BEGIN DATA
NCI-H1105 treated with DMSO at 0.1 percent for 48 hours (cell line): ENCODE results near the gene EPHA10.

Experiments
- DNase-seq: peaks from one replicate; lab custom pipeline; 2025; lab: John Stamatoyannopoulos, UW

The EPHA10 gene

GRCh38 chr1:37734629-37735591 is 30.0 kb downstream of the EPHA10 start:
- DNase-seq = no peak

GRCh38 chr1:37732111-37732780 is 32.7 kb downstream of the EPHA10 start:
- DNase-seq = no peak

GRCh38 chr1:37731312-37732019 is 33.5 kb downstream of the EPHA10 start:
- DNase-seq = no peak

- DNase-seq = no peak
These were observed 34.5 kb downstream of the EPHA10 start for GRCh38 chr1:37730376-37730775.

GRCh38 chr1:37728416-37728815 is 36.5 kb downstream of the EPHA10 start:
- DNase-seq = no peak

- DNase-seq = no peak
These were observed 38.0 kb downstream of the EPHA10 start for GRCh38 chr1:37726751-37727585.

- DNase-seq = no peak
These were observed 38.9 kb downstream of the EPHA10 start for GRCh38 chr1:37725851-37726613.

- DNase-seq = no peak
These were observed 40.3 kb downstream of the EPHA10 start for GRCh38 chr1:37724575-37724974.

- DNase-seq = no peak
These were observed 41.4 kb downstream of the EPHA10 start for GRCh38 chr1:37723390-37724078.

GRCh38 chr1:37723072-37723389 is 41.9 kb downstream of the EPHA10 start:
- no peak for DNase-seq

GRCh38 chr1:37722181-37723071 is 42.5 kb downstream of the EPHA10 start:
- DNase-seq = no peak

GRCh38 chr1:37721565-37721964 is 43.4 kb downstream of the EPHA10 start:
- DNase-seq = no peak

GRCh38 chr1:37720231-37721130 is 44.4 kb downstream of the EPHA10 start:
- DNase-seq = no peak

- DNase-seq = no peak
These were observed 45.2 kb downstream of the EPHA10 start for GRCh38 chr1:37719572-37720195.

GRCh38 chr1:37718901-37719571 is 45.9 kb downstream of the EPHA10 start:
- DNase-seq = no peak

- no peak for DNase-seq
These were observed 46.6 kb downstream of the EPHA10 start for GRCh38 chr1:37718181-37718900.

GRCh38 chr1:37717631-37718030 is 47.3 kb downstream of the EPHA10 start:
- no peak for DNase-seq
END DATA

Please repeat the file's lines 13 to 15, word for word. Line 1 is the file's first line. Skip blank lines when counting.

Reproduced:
GRCh38 chr1:37728416-37728815 is 36.5 kb downstream of the EPHA10 start:
- DNase-seq = no peak

- DNase-seq = no peak